Hi, this is Crystal Parks and Amy Fields the coordinators of the summer reading program in Huron County. Huron County is about an hour away from Port Huron. Amy and I do story hour at 11 different libraries in the area. It is for children aged 3-12. We visit each library once a week for an hour at a time for 7 weeks during the summer months. In that hour, we read a story, do a craft, play a game and sing songs. The children are given a registration package at the beginning of the summer (includes: bookmark, poster, stickers, activity booklet), and they are also given incentives to keep reading.
We are using the story "The Case of the Missing Tail" for our Winnie-the-Pooh Mystery week. They are going to each get a chance to read a piece of the story, and then they have the choice of which direction to go in. And then at the end of the story, we are going to present everyone that participated and helped solve the mystery, the certificate on the page. On the back of the certificate, we are going to provide the website linking to the story, so the children have an opportunity to do the story themselves and go any direction that they want.
We really enjoy the story, and we are sure that the children are going to enjoy it as well!! Thank you very much for your help and cooperation!
Crystal Parks Amy Fields
Huron County Library
Christopher Robin's "Winnie-the-Pooh Character Guide" was favorably mentioned in the September 10, 2001 issue of the Deseret News, a Salt Lake City daily newspaper. The cover of the September 10 Education section was dedicated to Winnie-the-Pooh's 75th Anniversary. For the complete story, search the archives at Deseret News
I have included your wonderful website as a reference on my historic preservation site, www.PreservationDirectory.com. It is listed on the [63 Retro - Vintage - Camp] links section. |
[Topher's Breakfast Cereal Character Guide]
|PreservationDirectory.com is a new public research tool for historic and cultural resource preservation has just been launched online.|
We researched and categorized over 700 websites - in 78 different categories - from historic preservation, to museum resources and management, community urban revitalization, roadside Americana and building restoration. Also, we have added listings for all online historic societies, by state.
Tim Cannan, Founder
I hope this note finds you well. I promised to notify you when the 6th edition of "Maloney's Antiques and Collectibles Resource Directory" was ready. Well, on behalf of Sales Online Direct and Krause Publications, I am pleased to report that the 976-page 6th edition is now complete and includes thousands of new as well as updated resources. And I am thrilled that you are part of this edition.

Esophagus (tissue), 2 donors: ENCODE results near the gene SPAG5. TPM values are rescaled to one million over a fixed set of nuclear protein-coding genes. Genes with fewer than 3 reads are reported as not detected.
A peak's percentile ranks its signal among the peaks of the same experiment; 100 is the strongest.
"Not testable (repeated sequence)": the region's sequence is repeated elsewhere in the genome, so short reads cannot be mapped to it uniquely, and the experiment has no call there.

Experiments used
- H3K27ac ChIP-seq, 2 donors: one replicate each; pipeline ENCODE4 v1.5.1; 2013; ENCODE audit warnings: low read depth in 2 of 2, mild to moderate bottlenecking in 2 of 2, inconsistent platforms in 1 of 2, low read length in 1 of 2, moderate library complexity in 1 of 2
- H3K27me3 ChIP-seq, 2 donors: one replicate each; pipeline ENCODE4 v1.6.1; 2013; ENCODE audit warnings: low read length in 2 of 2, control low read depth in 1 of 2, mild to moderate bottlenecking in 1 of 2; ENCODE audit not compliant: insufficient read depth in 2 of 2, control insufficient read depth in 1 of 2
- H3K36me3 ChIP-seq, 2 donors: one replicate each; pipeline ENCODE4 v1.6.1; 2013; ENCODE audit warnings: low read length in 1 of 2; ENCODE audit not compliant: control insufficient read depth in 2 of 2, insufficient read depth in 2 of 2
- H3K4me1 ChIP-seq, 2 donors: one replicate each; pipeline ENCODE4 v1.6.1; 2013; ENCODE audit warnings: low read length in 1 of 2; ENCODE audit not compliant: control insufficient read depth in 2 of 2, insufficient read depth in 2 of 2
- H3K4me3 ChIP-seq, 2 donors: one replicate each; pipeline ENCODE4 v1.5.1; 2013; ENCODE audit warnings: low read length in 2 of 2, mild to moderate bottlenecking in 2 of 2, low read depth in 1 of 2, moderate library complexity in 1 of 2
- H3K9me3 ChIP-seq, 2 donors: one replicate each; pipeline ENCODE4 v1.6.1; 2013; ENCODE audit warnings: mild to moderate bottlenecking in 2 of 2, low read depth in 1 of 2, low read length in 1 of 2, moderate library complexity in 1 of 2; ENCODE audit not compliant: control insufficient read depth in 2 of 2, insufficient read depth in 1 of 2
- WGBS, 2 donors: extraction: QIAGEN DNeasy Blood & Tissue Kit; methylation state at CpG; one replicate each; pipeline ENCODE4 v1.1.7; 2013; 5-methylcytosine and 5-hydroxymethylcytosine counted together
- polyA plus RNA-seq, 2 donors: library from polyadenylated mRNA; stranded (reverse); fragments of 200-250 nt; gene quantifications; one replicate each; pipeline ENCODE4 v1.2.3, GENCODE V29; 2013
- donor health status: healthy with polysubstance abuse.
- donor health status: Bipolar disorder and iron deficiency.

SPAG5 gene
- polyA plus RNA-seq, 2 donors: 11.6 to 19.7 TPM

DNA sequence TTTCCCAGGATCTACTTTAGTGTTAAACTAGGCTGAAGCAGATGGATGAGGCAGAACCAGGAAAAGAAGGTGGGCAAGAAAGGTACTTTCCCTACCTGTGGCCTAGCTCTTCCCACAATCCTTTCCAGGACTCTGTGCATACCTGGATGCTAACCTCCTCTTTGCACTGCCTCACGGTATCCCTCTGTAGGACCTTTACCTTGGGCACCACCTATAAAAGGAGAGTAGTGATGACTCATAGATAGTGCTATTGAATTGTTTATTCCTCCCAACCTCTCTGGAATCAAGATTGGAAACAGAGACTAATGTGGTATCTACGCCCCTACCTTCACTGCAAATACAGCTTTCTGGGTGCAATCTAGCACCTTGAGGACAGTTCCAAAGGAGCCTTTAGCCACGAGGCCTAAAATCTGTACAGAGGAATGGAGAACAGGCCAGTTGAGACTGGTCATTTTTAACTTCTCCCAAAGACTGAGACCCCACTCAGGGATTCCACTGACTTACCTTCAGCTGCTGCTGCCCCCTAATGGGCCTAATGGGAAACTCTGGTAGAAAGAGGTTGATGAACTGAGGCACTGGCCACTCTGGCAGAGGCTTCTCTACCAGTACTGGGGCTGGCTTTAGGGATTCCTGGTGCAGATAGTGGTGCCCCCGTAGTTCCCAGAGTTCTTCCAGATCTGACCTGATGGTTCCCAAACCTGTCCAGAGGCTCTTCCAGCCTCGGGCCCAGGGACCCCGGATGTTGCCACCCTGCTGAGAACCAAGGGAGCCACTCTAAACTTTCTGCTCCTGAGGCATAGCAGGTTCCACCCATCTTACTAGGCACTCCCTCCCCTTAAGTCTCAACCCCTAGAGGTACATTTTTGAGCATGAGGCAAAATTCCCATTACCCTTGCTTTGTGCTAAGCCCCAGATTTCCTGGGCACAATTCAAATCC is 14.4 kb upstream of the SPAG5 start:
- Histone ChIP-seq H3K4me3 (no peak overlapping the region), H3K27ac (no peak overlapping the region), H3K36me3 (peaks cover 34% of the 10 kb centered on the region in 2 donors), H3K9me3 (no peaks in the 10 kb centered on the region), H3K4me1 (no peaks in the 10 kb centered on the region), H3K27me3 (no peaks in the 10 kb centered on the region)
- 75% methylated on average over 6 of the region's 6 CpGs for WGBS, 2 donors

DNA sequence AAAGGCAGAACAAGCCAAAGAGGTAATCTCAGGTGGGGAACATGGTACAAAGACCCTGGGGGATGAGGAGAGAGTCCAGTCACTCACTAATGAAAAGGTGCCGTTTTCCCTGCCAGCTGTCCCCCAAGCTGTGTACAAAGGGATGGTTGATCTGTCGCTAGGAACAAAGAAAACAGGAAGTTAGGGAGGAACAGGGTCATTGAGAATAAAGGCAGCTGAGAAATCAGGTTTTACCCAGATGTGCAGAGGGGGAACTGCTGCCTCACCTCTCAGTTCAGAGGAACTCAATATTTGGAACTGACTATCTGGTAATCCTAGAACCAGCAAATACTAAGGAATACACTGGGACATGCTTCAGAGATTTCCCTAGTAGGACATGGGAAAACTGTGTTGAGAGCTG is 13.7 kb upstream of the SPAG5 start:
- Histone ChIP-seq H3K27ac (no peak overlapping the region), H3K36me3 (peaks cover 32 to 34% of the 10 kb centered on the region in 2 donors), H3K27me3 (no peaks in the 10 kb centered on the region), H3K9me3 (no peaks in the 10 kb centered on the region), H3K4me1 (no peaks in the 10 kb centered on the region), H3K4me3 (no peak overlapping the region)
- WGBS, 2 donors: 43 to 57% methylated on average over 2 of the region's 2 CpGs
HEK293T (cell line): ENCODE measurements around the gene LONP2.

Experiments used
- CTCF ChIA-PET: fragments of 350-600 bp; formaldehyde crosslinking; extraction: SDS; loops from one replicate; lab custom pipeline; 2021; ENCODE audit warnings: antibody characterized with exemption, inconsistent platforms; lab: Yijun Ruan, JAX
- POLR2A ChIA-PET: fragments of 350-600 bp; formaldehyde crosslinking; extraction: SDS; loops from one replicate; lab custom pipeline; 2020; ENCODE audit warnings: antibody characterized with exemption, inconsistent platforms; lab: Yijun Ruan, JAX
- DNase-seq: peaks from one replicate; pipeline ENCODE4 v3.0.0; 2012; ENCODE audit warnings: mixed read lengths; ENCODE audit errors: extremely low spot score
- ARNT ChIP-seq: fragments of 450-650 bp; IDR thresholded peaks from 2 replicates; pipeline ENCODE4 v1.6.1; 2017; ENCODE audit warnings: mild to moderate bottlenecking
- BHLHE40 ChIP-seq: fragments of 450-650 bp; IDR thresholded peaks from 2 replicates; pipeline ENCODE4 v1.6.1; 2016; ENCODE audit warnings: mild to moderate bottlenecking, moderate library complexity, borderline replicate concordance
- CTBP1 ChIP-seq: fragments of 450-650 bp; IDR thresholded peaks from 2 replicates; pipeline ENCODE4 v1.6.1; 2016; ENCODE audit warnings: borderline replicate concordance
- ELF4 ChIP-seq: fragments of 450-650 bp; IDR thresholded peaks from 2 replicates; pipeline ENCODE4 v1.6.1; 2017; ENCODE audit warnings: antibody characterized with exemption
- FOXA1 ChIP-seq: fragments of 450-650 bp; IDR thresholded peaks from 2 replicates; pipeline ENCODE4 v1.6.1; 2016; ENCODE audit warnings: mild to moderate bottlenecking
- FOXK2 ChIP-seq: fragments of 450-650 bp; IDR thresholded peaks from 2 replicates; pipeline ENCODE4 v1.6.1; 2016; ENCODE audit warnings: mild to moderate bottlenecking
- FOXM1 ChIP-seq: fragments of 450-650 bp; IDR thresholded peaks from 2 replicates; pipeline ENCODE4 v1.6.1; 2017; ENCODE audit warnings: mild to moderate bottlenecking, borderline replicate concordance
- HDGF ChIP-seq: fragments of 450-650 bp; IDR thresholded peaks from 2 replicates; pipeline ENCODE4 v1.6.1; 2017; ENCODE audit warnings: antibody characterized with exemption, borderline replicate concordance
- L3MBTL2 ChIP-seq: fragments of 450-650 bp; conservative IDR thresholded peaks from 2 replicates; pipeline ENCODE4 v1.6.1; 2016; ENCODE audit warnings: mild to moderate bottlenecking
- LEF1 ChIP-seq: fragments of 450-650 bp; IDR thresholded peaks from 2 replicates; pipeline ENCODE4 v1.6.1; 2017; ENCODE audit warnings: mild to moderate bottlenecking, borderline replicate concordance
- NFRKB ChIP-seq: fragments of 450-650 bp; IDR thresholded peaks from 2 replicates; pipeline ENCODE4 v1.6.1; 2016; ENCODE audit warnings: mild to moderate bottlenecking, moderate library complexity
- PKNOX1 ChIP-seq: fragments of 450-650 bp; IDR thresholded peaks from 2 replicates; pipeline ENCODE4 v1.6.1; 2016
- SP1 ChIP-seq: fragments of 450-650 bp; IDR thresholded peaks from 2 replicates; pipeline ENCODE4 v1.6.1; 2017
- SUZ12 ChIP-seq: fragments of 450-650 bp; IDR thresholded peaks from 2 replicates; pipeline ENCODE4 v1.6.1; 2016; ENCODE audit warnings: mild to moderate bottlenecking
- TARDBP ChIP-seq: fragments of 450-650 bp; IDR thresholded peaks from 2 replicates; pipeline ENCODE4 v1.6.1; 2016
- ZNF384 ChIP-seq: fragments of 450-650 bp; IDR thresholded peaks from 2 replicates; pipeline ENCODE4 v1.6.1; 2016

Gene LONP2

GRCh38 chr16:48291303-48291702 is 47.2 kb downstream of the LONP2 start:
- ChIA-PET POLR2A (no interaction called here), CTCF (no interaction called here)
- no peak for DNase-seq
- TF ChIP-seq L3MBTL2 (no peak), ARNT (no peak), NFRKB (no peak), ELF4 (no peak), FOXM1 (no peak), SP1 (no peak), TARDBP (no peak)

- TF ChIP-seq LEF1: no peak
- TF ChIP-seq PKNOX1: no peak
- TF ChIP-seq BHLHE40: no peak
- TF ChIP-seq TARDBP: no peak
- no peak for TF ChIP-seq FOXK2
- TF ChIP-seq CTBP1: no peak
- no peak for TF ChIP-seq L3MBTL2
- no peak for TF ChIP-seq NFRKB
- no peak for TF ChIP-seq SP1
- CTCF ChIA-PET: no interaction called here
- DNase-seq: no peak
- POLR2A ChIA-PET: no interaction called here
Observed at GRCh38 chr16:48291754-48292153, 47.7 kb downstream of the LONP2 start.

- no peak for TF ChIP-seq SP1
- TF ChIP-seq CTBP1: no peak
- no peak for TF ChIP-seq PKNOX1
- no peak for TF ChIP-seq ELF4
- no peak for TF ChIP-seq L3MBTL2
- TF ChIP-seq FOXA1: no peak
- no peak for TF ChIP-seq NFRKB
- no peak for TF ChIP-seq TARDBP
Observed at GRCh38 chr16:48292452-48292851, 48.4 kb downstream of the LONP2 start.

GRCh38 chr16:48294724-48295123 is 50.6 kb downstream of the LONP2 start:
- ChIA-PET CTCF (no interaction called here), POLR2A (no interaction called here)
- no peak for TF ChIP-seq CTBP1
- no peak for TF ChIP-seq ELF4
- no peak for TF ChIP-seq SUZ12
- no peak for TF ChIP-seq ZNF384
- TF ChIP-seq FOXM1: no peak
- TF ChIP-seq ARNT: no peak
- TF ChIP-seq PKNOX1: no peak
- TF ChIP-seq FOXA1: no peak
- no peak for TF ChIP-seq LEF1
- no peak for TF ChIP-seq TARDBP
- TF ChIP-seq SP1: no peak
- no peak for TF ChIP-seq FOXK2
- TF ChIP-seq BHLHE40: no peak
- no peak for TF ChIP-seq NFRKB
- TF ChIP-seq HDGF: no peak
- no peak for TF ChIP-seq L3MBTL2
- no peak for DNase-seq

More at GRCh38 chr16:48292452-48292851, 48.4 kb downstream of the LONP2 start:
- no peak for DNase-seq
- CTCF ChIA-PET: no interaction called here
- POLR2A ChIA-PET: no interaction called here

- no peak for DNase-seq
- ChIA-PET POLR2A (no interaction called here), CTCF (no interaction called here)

[Topher's Breakfast Cereal Character Guide]
Dave Dave Maloney, ISA CAPP, AOA CM
Author, "Maloney's Antiques and Collectibles Resource Directory"
Maloney's Antiques and Collectibles Resource Directory Online
Dec 2003 UPDATE: You are listed in "Maloney's Antiques & Collectibles Resource Directory", so I wanted to let you know that the new, updated 7th edition of "Maloney's" (Krause Publications), is now available.
Thank you for visiting our site. Or maybe we visited you. Either way we thought your site was great so we've added the following link into our directory:
Title: Christopher Robin's Winnie-the-Pooh Character Guide
Description: We feature information and images on all of the characters from the 100 Aker Woods (icon, modern and classic images), a huge Pooh FAQ, 2 maps, three 15-question interactive quizzes, jokes, links, Poohsonality Test, a complete episode guide, an interactive Winnie-the-Pooh Mystery and more! Lots of original material in this great educational resource.
Web SurfOnly On The Web
You have the democracy of the Web to thank for these personal journals, funky 'zines, and other nuggets. You'll wonder how you ever lived without them.
Best of 2001
December is the time for looking back at the best of 2001.
Topher's Breakfast Cereal Character Guide
Colleges don't yet offer Ph.D's in the study of cereal-box characters, but you can bet they will one day. And the best place for would-be scholarS to begin is the amazingly thorough Topher's Breakfast Cereal Character Guide, which offers colorful pictures and tidbits related to Cap'n Crunch, Tony the Tiger and their fellow hucksters. It's surprisingly absorbing to read the inside scoop on old reliables whom you've taken for granted all these years. Did you know that Snap predated Crackle and Pop by eight years? That the three were ethnic-looking gnomes until 1949, when they morphed into the humanoids we know today? That a fourth character named Pow was briefly introduced in the mid '50s?
It's also fun to pore through the legions of lesser-known figures. Anybody remember Shelly, the Jimmy Durante-like Turtle from the late-'70s Kellogg's Corny Snaps? How about the Crunchberry Beast from a Cap'n Crunch spinoff in the 1960s?